Freespira is an FDA-cleared, medication-free and home-use treatment for Panic Disorder, including panic symptoms and panic attacks. Panic attacks that occur with anxiety disorders such as General Anxiety Disorder (GAD), Post-Traumatic Stress Disorder (PTSD), specific phobias, and Depression can be treated. This home-use treatment is safe and effective and can be used as a stand-alone treatment or in conjunction with other modalities such as medication, TMS Therapy and/or talk therapy as recommended by your doctor.
We often get asked questions regarding what TMS Therapy feels like. Most patients have a comfortable experience throughout their TMS Therapy sessions. Sometimes a light tapping sensation to the scalp can be felt that eventually dissipates as the patient acclimates to treatment. For the few who experience discomfort, it often has to do with an individual’s anatomy and not their innate pain threshold. Discomfort can arise from inadvertent stimulation of a scalp or facial nerve.
Greenbrook TMS NeuroHealth Centers, North America’s largest provider of Transcranial Magnetic Stimulation (TMS Therapy) to patients suffering with depression, is pleased to announce it has reached a major milestone having provided more than 100,000 treatments to patients. TMS Therapy is an FDA-cleared and proven medical treatment for patients diagnosed with Major Depressive Disorder (MDD) who are resistant to antidepressant medication.
In a rare and stunningly candid interview with the Telegraph (April 2017), Prince Harry spoke openly about his struggles with his mental health. His mother, Princess Diana of Wales, passed away when Harry was only 12 years old and he hadn’t talked about his loss in almost 20 years. Harry even avoided thinking about his mother, which caused him emotional turmoil for most of his life. After coming very close to breaking down with feeling unusually aggressive and anxious, he finally sought professional help with the encouragement from his brother, Prince William, among others.1
National Suicide Prevention Month is observed throughout the month of September. Every year, approximately 44,000 Americans die by suicide, meaning there are about 120 suicides every day.1 Just last year, it was reported that suicide rates in the U.S. had reached a 30-year high.2 There are many ways that you can help spread awareness and prevent suicide.
It’s that time again – lunches, homework, new teachers, and new people. For some, back to school time can be exciting and fun but for others, it can be dreaded, bringing on an overwhelming amount of stress and anxiety. The break from routine while trying to manage tasks between home and school can be the culprit for stress-related feelings during back to school season however, there are several other factors that can also contribute to these feelings of stress and anxiety. Between different sleeping schedules, trying to plan meals, new friends, classes, teachers and schools, it can be a lot to manage. Some may assimilate to these adjustments very well, while others may struggle with such a new environment that they may be at a higher risk for depression caused by the stress and anxiety of such a new culture. This is a very normal feeling and if you are feeling anxious over your new journey, just know you are not alone and things will get better. In the meantime, acknowledge these tips to help decrease the feelings of stress and anxiety during the back to school season.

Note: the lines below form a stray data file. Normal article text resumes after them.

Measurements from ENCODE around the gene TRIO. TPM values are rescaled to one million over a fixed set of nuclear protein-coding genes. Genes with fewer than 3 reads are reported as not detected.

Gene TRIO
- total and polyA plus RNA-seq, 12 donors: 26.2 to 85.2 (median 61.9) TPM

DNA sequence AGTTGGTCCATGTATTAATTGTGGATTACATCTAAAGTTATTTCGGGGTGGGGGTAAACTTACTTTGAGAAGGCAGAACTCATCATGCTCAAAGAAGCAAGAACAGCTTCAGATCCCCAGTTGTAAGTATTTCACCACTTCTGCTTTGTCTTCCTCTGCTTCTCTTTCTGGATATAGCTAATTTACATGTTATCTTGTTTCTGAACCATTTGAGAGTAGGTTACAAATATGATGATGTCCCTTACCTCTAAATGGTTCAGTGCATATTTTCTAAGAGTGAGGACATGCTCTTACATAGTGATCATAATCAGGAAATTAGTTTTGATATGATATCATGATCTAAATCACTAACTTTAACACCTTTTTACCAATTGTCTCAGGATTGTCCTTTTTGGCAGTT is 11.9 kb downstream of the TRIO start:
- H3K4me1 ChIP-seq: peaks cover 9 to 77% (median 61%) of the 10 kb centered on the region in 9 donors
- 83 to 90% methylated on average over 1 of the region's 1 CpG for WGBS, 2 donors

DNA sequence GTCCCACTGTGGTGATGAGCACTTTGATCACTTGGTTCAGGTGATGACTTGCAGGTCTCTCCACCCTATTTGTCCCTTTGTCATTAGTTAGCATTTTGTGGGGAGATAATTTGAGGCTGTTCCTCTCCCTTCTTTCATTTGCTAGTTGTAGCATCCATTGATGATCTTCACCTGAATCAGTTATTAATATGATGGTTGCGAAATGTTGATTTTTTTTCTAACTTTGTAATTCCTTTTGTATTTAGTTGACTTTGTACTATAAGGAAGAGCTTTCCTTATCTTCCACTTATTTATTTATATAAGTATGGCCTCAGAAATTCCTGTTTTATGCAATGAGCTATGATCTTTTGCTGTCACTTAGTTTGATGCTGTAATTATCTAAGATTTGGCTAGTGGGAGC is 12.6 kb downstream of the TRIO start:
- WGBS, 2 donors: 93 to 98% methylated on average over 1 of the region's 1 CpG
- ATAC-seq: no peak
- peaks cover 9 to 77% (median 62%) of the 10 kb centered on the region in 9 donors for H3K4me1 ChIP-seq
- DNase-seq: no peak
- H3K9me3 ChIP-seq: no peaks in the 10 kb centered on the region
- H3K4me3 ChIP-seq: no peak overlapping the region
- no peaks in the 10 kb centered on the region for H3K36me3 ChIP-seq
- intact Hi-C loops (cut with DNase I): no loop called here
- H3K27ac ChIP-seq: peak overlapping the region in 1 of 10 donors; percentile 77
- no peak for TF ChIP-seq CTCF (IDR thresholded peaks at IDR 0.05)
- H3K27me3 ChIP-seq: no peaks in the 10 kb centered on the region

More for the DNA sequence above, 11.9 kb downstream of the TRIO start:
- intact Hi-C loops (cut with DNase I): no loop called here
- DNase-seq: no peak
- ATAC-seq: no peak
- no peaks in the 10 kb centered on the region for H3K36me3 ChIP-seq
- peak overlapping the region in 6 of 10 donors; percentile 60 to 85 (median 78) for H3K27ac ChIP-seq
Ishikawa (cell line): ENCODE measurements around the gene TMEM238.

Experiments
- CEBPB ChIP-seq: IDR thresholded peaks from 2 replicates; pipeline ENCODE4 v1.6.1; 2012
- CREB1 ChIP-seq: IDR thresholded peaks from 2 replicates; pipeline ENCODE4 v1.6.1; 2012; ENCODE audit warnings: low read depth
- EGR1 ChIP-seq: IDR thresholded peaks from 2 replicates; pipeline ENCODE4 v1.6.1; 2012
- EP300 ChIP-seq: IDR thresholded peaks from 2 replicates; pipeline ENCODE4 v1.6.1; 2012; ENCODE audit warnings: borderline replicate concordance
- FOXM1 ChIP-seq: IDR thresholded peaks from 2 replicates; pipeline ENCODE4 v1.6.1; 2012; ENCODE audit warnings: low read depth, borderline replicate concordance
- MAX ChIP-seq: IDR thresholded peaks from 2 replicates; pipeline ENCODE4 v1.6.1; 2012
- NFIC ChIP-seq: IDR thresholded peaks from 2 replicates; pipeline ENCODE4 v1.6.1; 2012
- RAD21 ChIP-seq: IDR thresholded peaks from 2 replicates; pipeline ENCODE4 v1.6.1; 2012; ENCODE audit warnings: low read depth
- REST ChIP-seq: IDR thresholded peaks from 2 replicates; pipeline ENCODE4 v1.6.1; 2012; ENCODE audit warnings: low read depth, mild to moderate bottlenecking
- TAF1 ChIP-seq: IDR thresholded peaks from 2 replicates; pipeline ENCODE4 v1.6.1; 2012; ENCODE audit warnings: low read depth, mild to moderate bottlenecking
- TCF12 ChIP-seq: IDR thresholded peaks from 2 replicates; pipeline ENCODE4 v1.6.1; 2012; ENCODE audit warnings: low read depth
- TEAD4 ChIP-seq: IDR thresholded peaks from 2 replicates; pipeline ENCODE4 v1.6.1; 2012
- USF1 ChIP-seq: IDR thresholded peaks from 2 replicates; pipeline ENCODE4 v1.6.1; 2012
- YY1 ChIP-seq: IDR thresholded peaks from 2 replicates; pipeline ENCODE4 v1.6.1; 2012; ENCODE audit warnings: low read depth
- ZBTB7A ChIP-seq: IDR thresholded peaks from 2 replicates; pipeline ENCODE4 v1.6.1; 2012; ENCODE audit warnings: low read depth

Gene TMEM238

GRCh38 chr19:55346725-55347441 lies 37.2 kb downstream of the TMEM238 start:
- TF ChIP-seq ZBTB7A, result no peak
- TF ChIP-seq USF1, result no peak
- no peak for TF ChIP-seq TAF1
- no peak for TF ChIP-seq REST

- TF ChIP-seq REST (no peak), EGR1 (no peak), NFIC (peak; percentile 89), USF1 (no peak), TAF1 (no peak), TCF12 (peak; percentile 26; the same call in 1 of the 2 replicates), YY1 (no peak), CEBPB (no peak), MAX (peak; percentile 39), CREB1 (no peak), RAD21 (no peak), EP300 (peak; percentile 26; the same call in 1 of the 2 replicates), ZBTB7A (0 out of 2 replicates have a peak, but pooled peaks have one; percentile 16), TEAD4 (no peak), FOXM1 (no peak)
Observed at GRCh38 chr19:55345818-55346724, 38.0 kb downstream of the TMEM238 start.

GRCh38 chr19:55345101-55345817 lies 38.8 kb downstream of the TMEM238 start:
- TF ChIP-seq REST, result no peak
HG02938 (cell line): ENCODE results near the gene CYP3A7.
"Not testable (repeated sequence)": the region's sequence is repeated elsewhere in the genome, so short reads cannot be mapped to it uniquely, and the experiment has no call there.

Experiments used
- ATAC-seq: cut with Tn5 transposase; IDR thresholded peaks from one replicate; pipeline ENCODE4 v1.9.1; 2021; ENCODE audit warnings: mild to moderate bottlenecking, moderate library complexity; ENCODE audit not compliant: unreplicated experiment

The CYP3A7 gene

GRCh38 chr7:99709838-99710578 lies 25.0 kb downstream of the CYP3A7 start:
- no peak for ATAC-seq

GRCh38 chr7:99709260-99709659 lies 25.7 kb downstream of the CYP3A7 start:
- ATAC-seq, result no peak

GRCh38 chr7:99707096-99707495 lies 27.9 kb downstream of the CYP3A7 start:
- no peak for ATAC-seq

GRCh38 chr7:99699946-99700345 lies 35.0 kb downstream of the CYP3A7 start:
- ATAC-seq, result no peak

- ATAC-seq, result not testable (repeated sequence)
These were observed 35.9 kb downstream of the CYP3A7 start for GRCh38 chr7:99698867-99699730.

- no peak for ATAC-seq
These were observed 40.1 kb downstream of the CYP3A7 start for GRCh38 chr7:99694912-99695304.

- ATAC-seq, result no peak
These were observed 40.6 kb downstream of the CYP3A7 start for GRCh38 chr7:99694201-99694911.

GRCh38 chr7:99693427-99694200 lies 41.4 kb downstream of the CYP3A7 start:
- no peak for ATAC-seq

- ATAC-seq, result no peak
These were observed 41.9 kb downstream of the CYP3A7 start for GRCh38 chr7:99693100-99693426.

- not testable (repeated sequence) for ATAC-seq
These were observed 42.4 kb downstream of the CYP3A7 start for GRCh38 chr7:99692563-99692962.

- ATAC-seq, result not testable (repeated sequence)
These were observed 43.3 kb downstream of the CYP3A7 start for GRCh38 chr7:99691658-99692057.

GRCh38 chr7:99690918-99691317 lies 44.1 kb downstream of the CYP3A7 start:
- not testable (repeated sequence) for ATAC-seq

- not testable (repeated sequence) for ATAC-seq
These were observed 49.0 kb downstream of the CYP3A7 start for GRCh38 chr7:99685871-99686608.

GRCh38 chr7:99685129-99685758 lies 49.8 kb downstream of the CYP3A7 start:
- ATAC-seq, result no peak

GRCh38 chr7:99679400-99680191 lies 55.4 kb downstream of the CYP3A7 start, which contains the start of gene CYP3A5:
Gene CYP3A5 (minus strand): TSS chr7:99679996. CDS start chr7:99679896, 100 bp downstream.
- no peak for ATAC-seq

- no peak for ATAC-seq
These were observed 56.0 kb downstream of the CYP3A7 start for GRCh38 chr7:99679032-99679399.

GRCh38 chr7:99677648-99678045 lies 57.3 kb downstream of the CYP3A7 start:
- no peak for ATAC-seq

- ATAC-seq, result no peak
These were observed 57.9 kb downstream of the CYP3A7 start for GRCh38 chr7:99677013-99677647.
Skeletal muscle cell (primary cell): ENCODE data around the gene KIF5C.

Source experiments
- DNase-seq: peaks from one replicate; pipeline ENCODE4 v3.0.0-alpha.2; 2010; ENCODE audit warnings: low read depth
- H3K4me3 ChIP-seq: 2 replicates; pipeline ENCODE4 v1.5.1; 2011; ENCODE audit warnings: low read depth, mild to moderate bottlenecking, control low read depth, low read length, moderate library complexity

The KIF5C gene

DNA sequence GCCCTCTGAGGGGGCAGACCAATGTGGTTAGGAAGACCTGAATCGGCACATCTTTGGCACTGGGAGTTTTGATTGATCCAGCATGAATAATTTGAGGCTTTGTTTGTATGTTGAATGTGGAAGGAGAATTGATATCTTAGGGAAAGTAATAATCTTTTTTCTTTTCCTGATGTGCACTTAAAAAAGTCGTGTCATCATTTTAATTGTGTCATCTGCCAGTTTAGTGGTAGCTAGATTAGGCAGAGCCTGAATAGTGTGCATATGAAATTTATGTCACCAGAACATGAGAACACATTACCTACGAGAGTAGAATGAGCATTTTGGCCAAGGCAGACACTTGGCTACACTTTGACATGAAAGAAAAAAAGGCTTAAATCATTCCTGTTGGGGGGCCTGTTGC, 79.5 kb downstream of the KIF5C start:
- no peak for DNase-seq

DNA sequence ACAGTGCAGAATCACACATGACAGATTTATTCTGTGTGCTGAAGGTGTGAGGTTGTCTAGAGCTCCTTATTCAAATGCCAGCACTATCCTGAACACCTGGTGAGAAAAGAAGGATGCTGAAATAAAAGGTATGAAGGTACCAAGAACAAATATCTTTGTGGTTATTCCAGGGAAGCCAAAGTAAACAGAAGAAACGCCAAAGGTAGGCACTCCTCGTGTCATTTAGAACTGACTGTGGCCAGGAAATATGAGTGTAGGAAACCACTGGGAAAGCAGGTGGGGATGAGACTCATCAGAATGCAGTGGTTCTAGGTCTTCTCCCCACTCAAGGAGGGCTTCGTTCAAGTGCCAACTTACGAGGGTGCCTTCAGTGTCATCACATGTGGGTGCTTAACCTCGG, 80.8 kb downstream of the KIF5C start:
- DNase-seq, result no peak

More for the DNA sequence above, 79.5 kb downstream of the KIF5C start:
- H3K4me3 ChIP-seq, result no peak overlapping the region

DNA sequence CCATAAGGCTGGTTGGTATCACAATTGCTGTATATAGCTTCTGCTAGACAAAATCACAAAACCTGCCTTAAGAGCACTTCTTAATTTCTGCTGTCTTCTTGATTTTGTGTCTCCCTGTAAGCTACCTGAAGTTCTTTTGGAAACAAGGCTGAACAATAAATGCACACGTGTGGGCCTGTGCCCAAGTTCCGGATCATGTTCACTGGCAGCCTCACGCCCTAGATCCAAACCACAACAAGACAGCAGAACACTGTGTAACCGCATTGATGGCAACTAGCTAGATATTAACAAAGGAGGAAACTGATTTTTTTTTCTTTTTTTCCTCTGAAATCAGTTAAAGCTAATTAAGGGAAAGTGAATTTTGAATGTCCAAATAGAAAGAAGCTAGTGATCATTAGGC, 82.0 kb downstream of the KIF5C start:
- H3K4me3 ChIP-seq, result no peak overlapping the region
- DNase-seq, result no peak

It is no secret that a large number of ailments can be prevented and even treated with proper diet and nutrition. While it is true that certain vitamins can play a role in some cases, it is important to highlight that the lack of a vitamin in particular is not the definite cause of depression, as some myths might suggest. Depression is a psychological occurrence linked with brain functioning and because of the complexity of the disease, depression symptoms and treatment options can vary greatly from patient to patient. Physical symptoms of depression are often ignored or underestimated. These symptoms can include sleep problems, chest pains, fatigue, muscle and joint pain, and headaches, among others.
Over 40 million Americans struggle with mental illness in any given year.1 In racial and ethnic minority communities, mental health issues have often gone unaddressed. To raise awareness of this issue, July was declared as Minority Mental Health Awareness Month in 2008.
A report by the National Research Council titled “Depression in Parents, Parenting, and Children” stated that untreated, unrecognized parental depression can lead to negative consequences for kids. In a given year an estimated 7.5 million adults with depression have a child under the age of 18 living with them. It is estimated that at least 15 million children live in households with parents who have major or severe depression. Dr. Beardslee who was on the committee that issued the report explained that problems in children can range from poor school performance to visits to emergency rooms and adolescent depression.
There’s something about the unconditional love between a pet and its owner that cannot be properly described in words. Animals have been our companions since the day our ancestors learned to walk on two feet. That relationship has grown stronger now and humans and animals depend on each other more than ever. Dogs, cats, birds, dolphins, and even horses have been said to help with allergies, asthma, physical pain, and a variety of other ailments. Now a growing body of scientific research is showing that pets’ unconditional love and loyalty really can make a positive impact at the side of a patient with a mental illness.